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Genentech Gears Up for ASCO, Pushing Data on Personalized Cancer Medicine

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Genentech to file an application to the FDA to start marketing the product.

There are a couple interesting points to note about this drug. The product is developed specifically for about half of melanoma patients (those with the mutated form of BRAF) and the trials were designed to use a companion diagnostic to screen out the patients who were unlikely to benefit. This is the sort of personalized medicine that Genentech popularized over a decade ago with trastuzumab (Herceptin), which has rarely been duplicated since. Now that insurers are increasingly balking at paying high prices for cancer drugs that only stand to help a small percentage of patients, Genentech is bound to play up the personalized aspect of this therapy in its meetings with doctors.

Also, look for plenty of questions about what happens when patients develop resistance to the heralded new drug. Genentech has noticed that a protein known as MEK is often overexpressed in patients who develop resistance to the BRAF inhibitor. So it has developed a new MEK inhibitor that it is testing in combination with the new Plexxikon drug, which it hopes will keep patients in remission for longer periods of time.

“This program highlights the power of the scientific group we have at Genentech,” Bishop says. “I’m excited about the biology we are learning from samples we’ve collected, and what we’re seeing in terms of clinical observation.”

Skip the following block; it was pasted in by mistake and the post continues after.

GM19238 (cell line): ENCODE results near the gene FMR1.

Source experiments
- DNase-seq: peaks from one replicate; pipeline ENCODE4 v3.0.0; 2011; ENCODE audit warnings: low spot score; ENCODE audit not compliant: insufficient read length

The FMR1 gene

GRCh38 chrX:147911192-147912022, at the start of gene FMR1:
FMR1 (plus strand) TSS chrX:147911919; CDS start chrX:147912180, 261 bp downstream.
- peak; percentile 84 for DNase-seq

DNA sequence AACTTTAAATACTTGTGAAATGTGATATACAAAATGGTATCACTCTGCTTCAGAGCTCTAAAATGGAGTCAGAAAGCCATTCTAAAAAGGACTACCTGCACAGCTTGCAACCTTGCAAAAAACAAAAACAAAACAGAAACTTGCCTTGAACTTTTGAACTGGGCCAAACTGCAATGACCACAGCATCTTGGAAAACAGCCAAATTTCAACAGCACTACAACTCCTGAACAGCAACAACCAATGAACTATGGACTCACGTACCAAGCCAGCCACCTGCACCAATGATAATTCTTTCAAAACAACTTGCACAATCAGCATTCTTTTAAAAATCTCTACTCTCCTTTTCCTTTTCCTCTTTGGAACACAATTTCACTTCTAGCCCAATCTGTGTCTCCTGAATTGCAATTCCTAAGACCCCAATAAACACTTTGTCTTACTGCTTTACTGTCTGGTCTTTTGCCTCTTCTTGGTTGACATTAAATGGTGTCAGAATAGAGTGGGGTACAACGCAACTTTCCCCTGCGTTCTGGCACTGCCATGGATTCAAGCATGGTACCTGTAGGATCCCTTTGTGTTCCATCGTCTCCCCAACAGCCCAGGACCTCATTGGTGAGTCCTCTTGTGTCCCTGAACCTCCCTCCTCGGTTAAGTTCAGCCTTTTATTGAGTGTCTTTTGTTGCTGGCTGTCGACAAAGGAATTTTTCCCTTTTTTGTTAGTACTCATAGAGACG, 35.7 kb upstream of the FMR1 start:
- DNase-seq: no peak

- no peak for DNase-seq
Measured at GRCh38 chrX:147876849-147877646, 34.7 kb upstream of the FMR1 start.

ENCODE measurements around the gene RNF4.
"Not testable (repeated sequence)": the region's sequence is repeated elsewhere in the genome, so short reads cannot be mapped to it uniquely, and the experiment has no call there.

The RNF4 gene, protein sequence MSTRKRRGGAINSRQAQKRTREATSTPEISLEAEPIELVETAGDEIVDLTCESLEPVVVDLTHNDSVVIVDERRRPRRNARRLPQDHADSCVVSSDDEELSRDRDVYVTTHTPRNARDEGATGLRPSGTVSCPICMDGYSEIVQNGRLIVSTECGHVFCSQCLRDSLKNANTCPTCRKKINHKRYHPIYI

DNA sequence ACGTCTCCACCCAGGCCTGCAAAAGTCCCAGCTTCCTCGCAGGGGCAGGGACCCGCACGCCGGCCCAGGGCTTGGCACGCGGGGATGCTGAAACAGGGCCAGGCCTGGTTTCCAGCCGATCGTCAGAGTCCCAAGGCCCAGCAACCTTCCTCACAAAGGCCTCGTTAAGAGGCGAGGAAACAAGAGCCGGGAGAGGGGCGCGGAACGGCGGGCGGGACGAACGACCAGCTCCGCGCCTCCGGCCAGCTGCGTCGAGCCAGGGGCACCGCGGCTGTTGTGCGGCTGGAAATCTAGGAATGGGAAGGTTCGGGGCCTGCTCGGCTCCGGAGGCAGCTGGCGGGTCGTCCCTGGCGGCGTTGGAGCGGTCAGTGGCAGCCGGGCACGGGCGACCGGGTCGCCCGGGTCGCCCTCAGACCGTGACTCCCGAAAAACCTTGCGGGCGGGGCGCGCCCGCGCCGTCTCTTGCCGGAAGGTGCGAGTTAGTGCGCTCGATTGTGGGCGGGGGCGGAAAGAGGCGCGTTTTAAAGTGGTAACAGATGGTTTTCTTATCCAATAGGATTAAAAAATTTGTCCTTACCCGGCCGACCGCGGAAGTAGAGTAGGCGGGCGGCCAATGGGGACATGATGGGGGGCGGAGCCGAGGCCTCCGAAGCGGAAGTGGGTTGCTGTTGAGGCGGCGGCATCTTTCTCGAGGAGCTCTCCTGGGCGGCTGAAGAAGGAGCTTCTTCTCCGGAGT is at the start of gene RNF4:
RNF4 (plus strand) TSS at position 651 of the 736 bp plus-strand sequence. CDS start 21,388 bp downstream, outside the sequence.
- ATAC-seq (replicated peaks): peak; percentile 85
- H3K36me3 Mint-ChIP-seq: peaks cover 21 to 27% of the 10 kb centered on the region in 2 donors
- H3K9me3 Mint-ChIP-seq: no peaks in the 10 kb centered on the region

New opportunities for erlotinib (Tarceva). This is the drug for non-small cell lung cancer that has been put in a box of sorts, as a second- or third-line treatment—and one that doesn’t work for a majority of patients. The most benefit seen prior to this year’s ASCO has been seen in Asian populations.

Now Genentech is hoping to combat some of that perception with results from a new pivotal stage study, called EURTAC, which it says is the first to show the drug can be effective in patients getting their first round of treatment for lung cancer, and that it works for a Western population of people. The study, of more than 140 patients, randomly assigned patients to get either the Genentech drug by itself, or standard chemotherapy. The abstract of this study on the ASCO website is #7503, and the company says more data will come out at the meeting in early June.

“It’s an important finding,” Bishop says. “You have a targeted agent that is better than the standard of care for these patients.”

—While ASCO is a meeting mainly for clinicians who actually treat patients with cancer, it’s occasionally a showcase for stuff that a true scientist can appreciate. This will be the coming out party for something called MetMab, which is a one-armed antibody drug. Gene jockeys out there know … Next Page »

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